It would seem that Microsoft still has not recognized it is in the customer service business. Instead it continues to drive the Microsoft experience through its software, cloud computing, and “consulting services” as revenue generators.
Now $49 for an hour of personalized web-based online interactive training is an unreasonable rate. Many of the Microsoft Cloud Service Subscriptions should include personalized web base online interactive training and chat and/or audio services included. However, Microsoft needs to delineate its levels of technical support using an industry standard. Rates will differ for on-site support and interactive online web support services.
But let us just focus on the typical Microsoft’s Answer Desk scenario of phone and web support services. Microsoft needs to offer Tier-1, Tier-2, and Tier-3 support services and associated rates. I would find a rate of $55/hr for Tier-1 support acceptable. If the problem needs to be escalated to Tier-2 support then $75/hr would be an acceptable rate. It the problem needs to be escalated to Tier-3 support then $95/hr would be an acceptable rate. However, I have a caveat for the escalation process. If problem identification needs to be escalated to the next higher tier-level than the charges for that tier which did not identify the problem is forfeited by Microsoft and the next Tier’s clock and rate goes into effect when the problem is escalated.
Microsoft could avoid this customer service complexity by offering annual customer service subscriptions like HP’s Care Pack Support Services Agreements. Reasonable subscription rates could be offered for 1-year, 2-year, or 3-year plans. The multi-year plans could be discounted as Microsoft would collect the subscription fee for a plan up front. These plans would define the level of services offered and the escalation criteria for raising an incident to the next higher tier of support when efforts to solve or identify the problem fail in any given tier. The criteria for determining the level of tier services should include the nature of the problem and/or a time limit for each tier for problem identification and resolution. Once the problem is identified then it would either be resolved in the tier that identified it or the solution to the problem may need to be escalated to the appropriate tier service level of support for resolution.
I believe Customer Technical Support Service Plans are a definite win-win for both Microsoft and its customers. It is clean, neat, and straight forward with the emphasis on solving the customer’s service problems. Microsoft could even bundle many of its Software Suites with its Window’s Technical Support Service Plans making it even more attractive to those customers who have a few or several Microsoft Software Suite configurations. Windows 7 Home Premium, Professional, and Ultimate; Windows Home Server 2011; Windows HPC Server 2008; Microsoft Hyper-V Server 2008; and Windows 7/8 smart phone support could be bundled with Microsoft Office (and its many software components), Microsoft Office 365, Microsoft Visio, Microsoft Project, Microsoft Live Essentials, Microsoft Live, Microsoft Live Mail, Microsoft Office Live, Windows Live SkyDrive, Windows Live Mesh, Windows Azure Platform, Microsoft Visual Studio, Microsoft SQL Server, Microsoft Exchange Server, Microsoft Active Directory Server, etc.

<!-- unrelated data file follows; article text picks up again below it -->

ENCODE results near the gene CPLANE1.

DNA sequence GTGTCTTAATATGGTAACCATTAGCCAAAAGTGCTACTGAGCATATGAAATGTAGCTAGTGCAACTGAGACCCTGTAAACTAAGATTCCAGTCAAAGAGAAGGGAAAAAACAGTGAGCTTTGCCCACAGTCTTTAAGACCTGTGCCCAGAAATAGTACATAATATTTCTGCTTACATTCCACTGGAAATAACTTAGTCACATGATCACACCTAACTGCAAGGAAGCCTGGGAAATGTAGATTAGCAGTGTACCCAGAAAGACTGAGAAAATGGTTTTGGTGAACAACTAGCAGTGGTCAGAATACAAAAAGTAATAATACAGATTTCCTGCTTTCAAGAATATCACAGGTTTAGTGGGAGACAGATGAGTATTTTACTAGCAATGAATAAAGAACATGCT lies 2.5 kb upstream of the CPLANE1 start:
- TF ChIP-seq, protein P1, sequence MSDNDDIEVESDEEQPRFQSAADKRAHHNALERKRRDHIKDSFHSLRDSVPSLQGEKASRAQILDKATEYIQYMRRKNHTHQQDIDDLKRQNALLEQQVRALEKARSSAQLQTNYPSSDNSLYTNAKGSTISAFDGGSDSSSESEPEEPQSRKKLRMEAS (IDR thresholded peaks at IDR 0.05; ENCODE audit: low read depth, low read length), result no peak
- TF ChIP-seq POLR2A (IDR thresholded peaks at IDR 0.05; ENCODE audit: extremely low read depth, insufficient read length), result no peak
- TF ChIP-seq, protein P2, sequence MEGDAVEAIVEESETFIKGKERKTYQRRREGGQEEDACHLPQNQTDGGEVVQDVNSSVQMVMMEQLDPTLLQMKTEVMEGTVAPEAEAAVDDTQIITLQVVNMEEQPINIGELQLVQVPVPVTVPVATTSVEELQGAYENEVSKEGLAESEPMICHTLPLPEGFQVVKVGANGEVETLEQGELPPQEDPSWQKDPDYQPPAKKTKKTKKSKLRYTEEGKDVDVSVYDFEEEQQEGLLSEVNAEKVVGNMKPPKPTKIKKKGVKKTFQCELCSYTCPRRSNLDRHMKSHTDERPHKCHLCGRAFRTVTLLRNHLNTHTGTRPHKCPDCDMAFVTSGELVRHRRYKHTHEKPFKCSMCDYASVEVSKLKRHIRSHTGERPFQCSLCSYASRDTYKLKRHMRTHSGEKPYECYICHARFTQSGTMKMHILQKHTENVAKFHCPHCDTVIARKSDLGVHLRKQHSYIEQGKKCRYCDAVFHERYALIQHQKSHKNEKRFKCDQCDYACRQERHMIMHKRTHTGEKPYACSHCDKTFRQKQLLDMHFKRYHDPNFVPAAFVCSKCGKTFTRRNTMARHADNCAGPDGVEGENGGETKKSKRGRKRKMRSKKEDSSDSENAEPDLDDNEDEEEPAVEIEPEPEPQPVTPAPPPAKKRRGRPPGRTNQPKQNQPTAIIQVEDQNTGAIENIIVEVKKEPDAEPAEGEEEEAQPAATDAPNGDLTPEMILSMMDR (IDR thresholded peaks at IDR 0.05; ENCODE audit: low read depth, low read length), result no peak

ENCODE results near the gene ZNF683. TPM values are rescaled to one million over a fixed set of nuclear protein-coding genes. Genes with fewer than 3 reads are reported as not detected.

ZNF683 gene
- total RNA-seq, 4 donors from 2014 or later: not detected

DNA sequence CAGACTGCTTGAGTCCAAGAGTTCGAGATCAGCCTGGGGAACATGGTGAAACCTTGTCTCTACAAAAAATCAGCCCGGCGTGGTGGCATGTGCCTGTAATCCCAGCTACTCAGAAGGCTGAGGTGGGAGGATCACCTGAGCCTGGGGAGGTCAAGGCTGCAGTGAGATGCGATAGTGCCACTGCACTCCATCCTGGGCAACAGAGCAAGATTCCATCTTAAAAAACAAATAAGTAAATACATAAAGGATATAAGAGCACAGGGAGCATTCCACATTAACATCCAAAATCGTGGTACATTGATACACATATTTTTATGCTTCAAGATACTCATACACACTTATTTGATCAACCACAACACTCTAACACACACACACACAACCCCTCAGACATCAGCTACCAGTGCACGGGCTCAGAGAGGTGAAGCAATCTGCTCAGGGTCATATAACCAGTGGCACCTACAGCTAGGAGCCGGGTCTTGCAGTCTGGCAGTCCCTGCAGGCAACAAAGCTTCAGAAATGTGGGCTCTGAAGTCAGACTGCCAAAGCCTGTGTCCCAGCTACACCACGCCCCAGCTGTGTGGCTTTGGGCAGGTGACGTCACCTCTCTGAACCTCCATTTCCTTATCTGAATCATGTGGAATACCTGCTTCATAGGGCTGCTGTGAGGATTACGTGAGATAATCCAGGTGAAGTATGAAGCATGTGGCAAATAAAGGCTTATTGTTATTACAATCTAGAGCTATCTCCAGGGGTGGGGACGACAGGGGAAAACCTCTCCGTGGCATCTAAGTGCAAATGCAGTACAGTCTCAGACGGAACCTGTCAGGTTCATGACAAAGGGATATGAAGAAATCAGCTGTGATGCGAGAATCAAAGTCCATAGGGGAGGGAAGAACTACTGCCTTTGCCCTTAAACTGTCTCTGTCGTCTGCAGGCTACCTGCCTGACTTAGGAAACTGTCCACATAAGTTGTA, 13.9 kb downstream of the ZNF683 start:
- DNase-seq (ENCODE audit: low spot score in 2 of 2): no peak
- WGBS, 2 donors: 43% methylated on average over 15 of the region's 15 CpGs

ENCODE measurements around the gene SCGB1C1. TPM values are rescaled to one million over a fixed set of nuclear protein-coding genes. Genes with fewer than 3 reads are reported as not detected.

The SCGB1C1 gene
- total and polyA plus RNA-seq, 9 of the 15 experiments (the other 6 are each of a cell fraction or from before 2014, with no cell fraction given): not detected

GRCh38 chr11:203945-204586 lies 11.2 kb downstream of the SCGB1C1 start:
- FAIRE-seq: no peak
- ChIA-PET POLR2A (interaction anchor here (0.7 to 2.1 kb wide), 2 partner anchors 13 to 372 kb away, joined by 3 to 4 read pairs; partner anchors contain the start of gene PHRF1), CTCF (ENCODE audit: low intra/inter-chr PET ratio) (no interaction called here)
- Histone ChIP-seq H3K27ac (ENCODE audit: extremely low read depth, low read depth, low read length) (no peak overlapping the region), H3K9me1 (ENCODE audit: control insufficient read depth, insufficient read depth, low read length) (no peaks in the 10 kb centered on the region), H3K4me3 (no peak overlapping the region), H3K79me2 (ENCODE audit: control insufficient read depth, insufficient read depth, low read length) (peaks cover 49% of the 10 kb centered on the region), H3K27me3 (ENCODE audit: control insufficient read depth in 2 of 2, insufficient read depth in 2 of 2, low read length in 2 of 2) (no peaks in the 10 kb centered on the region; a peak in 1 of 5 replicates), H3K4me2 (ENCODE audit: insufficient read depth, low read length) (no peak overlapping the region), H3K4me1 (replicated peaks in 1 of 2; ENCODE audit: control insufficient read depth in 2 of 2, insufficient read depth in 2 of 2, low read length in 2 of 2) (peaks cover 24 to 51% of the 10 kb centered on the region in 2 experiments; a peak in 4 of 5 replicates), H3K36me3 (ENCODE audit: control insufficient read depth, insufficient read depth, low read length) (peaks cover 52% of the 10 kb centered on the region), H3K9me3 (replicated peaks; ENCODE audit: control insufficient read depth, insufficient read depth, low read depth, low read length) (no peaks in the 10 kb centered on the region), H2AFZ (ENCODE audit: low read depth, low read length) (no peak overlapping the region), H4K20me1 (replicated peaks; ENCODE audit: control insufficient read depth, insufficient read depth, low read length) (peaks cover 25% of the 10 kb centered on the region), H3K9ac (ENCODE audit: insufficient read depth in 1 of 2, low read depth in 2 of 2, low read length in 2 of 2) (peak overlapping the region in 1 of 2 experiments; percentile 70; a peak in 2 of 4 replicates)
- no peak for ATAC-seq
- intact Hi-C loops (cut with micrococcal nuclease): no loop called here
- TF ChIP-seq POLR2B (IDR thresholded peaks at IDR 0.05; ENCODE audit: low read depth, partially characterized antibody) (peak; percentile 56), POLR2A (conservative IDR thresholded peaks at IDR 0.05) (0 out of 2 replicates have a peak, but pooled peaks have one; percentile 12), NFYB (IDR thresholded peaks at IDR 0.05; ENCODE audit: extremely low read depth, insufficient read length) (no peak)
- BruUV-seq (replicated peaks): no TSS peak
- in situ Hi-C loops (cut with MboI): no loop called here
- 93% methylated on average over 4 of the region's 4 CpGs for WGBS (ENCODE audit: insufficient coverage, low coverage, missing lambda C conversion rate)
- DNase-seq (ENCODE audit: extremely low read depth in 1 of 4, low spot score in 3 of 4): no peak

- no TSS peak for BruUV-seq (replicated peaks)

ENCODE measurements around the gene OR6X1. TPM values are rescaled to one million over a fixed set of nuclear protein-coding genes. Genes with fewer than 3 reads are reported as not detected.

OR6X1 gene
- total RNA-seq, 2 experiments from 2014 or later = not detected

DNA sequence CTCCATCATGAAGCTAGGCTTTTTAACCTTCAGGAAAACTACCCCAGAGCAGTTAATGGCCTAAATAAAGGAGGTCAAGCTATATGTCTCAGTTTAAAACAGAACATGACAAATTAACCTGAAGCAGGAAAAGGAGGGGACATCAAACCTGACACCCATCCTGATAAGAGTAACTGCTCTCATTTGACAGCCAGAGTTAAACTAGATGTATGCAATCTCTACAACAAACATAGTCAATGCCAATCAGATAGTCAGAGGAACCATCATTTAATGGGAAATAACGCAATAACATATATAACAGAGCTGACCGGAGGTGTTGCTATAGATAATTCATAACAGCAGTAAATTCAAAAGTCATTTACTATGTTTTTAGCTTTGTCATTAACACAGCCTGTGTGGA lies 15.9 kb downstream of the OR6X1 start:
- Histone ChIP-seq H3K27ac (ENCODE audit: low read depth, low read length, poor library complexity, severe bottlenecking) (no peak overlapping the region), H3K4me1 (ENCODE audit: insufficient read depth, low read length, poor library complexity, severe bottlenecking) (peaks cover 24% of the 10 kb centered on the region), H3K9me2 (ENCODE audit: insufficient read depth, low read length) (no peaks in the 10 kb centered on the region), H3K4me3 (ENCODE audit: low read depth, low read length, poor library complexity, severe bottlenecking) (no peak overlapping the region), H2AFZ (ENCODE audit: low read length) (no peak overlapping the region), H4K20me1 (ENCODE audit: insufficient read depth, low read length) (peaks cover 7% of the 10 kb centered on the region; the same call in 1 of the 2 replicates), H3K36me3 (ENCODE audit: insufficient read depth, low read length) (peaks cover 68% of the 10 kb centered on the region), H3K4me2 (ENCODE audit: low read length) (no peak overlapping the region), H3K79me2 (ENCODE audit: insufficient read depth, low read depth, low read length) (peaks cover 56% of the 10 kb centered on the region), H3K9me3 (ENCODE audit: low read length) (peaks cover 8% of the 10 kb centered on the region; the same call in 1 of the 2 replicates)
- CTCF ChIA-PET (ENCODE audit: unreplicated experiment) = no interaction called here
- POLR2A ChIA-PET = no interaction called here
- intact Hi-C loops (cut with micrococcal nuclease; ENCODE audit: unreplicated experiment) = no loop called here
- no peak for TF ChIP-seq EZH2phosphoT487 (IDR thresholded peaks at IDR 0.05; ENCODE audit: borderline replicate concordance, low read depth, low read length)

Microsoft Cloud Service subscriptions should have built-in Customer Service Support provisions to include online web technical service with a minimum of chat support but ultimately full audio and video conferencing support for personal online training services and technical tier support services with escalation provisions to solve customer service problems.
Microsoft could also provide service bundles to include third-party hardware and software partners such as Adobe, Symantec Corporation, McAfee, Intel, AMD, HP, IBM, Toshiba Computers, Lenovo Computers, Dell Computers, ASUSTek Computer Inc., Acer Computers, Gateway Computers, Advanced Micro Devices ATI Technologies Inc., NVIDIA, Logitech, Linksys by Cisco Systems, ViewSonic, Samsung, Vizio, LG Electronics USA, etc. Microsoft could also consider extending bundling support for ISP providers, broadband, and mobile and smart phone service providers.
What this all boils down to is to have Microsoft offer true Service-Level Agreements for there Windows software, cloud computing, and “consulting services“.
Does anyone have any alternative or additional suggestions?